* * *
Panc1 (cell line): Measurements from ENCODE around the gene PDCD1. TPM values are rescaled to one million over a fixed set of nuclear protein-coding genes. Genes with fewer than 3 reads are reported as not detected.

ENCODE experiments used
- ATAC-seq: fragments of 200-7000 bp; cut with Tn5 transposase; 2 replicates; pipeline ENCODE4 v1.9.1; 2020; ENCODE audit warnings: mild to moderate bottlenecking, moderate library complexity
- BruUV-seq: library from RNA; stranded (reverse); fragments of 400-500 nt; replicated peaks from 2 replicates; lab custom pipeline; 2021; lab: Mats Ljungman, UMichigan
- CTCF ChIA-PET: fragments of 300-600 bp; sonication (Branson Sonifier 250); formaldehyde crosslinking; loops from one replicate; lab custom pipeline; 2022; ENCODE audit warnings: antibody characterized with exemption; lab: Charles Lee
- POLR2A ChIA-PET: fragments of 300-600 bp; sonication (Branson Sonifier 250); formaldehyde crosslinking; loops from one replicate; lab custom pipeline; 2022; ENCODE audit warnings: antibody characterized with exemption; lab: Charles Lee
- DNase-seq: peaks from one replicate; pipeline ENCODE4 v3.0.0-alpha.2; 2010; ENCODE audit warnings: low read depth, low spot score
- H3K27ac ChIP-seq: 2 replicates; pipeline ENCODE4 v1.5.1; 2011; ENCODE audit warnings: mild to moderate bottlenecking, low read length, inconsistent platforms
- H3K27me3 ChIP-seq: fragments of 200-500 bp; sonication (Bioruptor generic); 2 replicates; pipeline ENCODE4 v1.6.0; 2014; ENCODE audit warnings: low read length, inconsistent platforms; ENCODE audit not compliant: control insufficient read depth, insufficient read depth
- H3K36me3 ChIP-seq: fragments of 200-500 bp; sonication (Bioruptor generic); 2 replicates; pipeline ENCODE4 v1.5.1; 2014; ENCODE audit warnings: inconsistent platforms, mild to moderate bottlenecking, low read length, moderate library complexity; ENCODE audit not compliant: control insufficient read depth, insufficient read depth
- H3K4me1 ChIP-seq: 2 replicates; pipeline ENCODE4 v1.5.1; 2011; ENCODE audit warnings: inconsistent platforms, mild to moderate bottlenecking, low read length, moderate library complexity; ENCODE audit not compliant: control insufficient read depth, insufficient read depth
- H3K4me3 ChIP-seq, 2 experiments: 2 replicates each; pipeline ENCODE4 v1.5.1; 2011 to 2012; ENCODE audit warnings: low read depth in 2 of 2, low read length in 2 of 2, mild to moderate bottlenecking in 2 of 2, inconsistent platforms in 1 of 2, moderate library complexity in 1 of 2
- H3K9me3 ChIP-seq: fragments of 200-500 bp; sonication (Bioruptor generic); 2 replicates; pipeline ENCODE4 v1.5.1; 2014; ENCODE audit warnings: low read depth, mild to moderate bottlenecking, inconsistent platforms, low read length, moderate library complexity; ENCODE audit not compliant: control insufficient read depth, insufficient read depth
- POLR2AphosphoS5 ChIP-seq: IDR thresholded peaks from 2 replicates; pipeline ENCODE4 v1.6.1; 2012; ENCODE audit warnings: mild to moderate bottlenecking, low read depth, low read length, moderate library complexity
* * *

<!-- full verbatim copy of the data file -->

Panc1 (cell line): Measurements from ENCODE around the gene PDCD1. TPM values are rescaled to one million over a fixed set of nuclear protein-coding genes. Genes with fewer than 3 reads are reported as not detected.

ENCODE experiments used
- ATAC-seq: fragments of 200-7000 bp; cut with Tn5 transposase; 2 replicates; pipeline ENCODE4 v1.9.1; 2020; ENCODE audit warnings: mild to moderate bottlenecking, moderate library complexity
- BruUV-seq: library from RNA; stranded (reverse); fragments of 400-500 nt; replicated peaks from 2 replicates; lab custom pipeline; 2021; lab: Mats Ljungman, UMichigan
- CTCF ChIA-PET: fragments of 300-600 bp; sonication (Branson Sonifier 250); formaldehyde crosslinking; loops from one replicate; lab custom pipeline; 2022; ENCODE audit warnings: antibody characterized with exemption; lab: Charles Lee
- POLR2A ChIA-PET: fragments of 300-600 bp; sonication (Branson Sonifier 250); formaldehyde crosslinking; loops from one replicate; lab custom pipeline; 2022; ENCODE audit warnings: antibody characterized with exemption; lab: Charles Lee
- DNase-seq: peaks from one replicate; pipeline ENCODE4 v3.0.0-alpha.2; 2010; ENCODE audit warnings: low read depth, low spot score
- H3K27ac ChIP-seq: 2 replicates; pipeline ENCODE4 v1.5.1; 2011; ENCODE audit warnings: mild to moderate bottlenecking, low read length, inconsistent platforms
- H3K27me3 ChIP-seq: fragments of 200-500 bp; sonication (Bioruptor generic); 2 replicates; pipeline ENCODE4 v1.6.0; 2014; ENCODE audit warnings: low read length, inconsistent platforms; ENCODE audit not compliant: control insufficient read depth, insufficient read depth
- H3K36me3 ChIP-seq: fragments of 200-500 bp; sonication (Bioruptor generic); 2 replicates; pipeline ENCODE4 v1.5.1; 2014; ENCODE audit warnings: inconsistent platforms, mild to moderate bottlenecking, low read length, moderate library complexity; ENCODE audit not compliant: control insufficient read depth, insufficient read depth
- H3K4me1 ChIP-seq: 2 replicates; pipeline ENCODE4 v1.5.1; 2011; ENCODE audit warnings: inconsistent platforms, mild to moderate bottlenecking, low read length, moderate library complexity; ENCODE audit not compliant: control insufficient read depth, insufficient read depth
- H3K4me3 ChIP-seq, 2 experiments: 2 replicates each; pipeline ENCODE4 v1.5.1; 2011 to 2012; ENCODE audit warnings: low read depth in 2 of 2, low read length in 2 of 2, mild to moderate bottlenecking in 2 of 2, inconsistent platforms in 1 of 2, moderate library complexity in 1 of 2
- H3K9me3 ChIP-seq: fragments of 200-500 bp; sonication (Bioruptor generic); 2 replicates; pipeline ENCODE4 v1.5.1; 2014; ENCODE audit warnings: low read depth, mild to moderate bottlenecking, inconsistent platforms, low read length, moderate library complexity; ENCODE audit not compliant: control insufficient read depth, insufficient read depth
- POLR2AphosphoS5 ChIP-seq: IDR thresholded peaks from 2 replicates; pipeline ENCODE4 v1.6.1; 2012; ENCODE audit warnings: mild to moderate bottlenecking, low read depth, low read length, moderate library complexity